A little over a year ago I wrote the following about Ryan Quinn:
“Last night I heard Ryan Quinn sing Heaven on Their Minds from Jesus Christ Superstar, and if I hadn’t been riveted to the edge of my seat he would have blown me away. This isn’t careless hyperbole, just inadequate vocabulary on my part…His intricate phrasing verged on reinterpretation, except it never sacrificed the music, the way so many singers tend to when they veer off-road…Ryan seemed almost indifferent to those in the room; his main audience was somewhere else, as if he sang for his own amusement but didn’t mind if others felt like eavesdropping. The sideways grins and occasional handclaps didn’t come across as self-conscious or mannered, but played as the joy of someone in his own musical moment, not taking any of it too seriously.”
Since then I’ve seen Ryan at one of the many bars he plays at regularly – I can’t say I heard him, because the sound was bad and the audience was talking (they obviously didn’t know how freaking good this guy is.) It made me understand his sideways grins – if you play in suboptimal environments, you’d better be enjoying your own musical moment. Greg Unangst featured Ryan at a Music Studio showcase back in the spring, which I missed. Those are the events you want to keep an eye out for – Ryan Quinn, unplugged, with an audience that pays attention.
Hearing Ryan last night at The Tram was a stopgap measure – I grabbed the opportunity because 1) It seemed like a better place to listen than most bars; 2) I’d never been to The Tramontane Cafe (what?) As coffee bars go, I liked The Tram – friendly, relaxed, although the coffee wasn’t as good as Domenico’s. The stage was attractive, with a bohemian post-hipster vibe. The sound left a lot to be desired, but we’ll get to that.
I don’t know how many people appreciate the versatility and variety of Ryan’s setlists, but the ages of those in attendance varied from 10-60, which might be some indication of his wide appeal. During one amazing stretch, he sang Dylan’s I Shall Be Released, Beyonce’s Halo, Hall & Oates’ Sara Smile, Blind Faith’s Can’t Find My Way Back Home, and Al Green’s Let’s Stay Together. The vocal pyrotechnics have become more assured, more jaw-dropping. If I have anything to quibble about, it goes back to “indifference to those in the room.” Now, maybe this was an off night (he said he wasn’t feeling well), but as amazing as he sang, he kept his distance from the songs. I think Ryan Quinn has Bublé chops (he might even be better) but what Michael Bublé ALWAYS brings is the emotional connection. Bublé sings like he means it, to everyone in the room (so did Sinatra.) Maybe Ryan keeps his distance because he’s played to so many indifferent audiences, and sincerity might be anathema to bar owners. I think it’s a step he has to take.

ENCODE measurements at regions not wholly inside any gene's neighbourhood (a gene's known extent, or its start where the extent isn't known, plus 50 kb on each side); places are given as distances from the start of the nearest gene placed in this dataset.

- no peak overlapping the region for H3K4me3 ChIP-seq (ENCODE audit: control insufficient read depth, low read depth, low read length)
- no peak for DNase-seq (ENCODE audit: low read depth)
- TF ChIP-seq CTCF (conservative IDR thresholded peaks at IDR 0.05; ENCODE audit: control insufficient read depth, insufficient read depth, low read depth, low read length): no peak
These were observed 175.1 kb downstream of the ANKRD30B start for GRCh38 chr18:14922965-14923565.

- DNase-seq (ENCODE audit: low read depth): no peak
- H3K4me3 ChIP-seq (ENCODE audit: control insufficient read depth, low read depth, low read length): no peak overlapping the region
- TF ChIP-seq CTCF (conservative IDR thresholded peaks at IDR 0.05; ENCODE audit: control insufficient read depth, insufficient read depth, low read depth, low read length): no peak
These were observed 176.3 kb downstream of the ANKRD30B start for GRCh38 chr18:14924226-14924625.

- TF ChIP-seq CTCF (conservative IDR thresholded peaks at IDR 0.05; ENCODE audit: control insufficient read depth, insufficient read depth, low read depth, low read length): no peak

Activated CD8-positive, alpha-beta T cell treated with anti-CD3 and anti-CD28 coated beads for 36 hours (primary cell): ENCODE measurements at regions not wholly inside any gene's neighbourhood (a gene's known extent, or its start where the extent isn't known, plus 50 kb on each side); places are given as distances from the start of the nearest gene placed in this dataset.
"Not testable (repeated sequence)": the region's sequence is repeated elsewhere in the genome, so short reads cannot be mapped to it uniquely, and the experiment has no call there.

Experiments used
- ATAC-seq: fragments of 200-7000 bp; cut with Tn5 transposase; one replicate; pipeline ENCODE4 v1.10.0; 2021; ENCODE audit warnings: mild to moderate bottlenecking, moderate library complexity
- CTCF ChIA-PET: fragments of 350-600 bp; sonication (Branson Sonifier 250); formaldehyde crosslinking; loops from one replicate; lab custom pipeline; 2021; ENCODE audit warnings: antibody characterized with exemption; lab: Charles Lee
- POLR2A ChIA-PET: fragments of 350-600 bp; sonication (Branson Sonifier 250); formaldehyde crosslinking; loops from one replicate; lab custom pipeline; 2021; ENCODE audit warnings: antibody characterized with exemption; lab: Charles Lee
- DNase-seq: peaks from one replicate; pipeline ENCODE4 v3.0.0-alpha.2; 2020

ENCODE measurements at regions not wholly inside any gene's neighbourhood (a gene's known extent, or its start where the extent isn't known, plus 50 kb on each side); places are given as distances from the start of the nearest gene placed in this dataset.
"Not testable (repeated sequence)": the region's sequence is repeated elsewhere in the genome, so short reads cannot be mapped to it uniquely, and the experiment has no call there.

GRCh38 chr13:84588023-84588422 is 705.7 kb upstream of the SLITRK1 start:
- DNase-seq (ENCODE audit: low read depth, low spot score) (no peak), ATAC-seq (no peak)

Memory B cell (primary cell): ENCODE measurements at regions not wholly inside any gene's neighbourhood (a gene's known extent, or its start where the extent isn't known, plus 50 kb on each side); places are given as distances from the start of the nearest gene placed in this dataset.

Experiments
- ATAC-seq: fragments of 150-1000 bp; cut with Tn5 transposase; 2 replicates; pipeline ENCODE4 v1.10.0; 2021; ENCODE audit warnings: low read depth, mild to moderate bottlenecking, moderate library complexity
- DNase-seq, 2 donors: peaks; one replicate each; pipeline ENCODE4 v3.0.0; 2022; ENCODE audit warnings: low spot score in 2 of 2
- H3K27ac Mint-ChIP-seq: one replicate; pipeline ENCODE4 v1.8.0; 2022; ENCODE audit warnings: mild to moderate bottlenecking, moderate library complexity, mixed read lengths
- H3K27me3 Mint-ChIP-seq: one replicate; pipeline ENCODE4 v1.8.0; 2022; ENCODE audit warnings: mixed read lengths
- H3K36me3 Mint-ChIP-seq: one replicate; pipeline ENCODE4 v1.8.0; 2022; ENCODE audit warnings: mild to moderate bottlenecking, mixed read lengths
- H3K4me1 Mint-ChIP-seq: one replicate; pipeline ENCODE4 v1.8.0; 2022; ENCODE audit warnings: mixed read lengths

The sound at The Tram also didn’t do him any favors. Boomy in the middle range, it was muddy and distorted. Maybe it’s a budget issue (good sound equipment is expensive), but I checked and found out the room was professionally balanced and then thrown out of whack by someone without ears. The problem hasn’t been fixed yet, and I’d be hesitant to go again if I knew the sound hadn’t improved.
The second act on last night’s bill was Kayla and The Tellers, a four-piece fronted by Kayla McMahon. I liked the mix of instruments, acoustic guitar/keyboard, violin, bass and drums. Most of the songs were originals, and well put together with atmosphere to spare (violin!) I’ve sung with the drummer FLee before, and I was pleased to see him stretching out and clearly having fun. The group hasn’t been together long, so we can chalk the chatter up to nerves (Kayla admitted as much, and she got better as she relaxed and enjoyed herself. For now, talk less.) The rhythm section sometimes had difficulty locking in – they played well in the quieter moments and generated an impressive sound for the big ones, but the clockwork 2/4 was sometimes lost in too many flourishes. Again, this is a young band and I’ve got to think time and familiarity will overcome these minor issues.
Kayla’s voice is impressive. I spent the set trying to figure out who she reminded me of, and I’ll settle on Florence Welch with Amy Winehouse around the edges, filtered through Norah Jones. She sang two songs with Ryan, and their rendition of Tom Petty’s Free Fallin’ was gorgeous – with unexpected harmonies and a less rigorous tempo than the source (and again underserved by the sound, which never balanced the two voices.) Her songwriting is often on the relationship/angsty side, but she fills the room with emotion, and the arrangements add gorgeous colors that aren’t always found in these kinds of songs.
I hope the group keeps it up, and I look forward to hearing them again in a few months. Their sound is distinctive enough that they’d be well served by finding a sound person who gets what they’re going for to mix all of their gigs. A ton of talent, and strong material – I expect great things. Kayla and The Tellers: seek them out.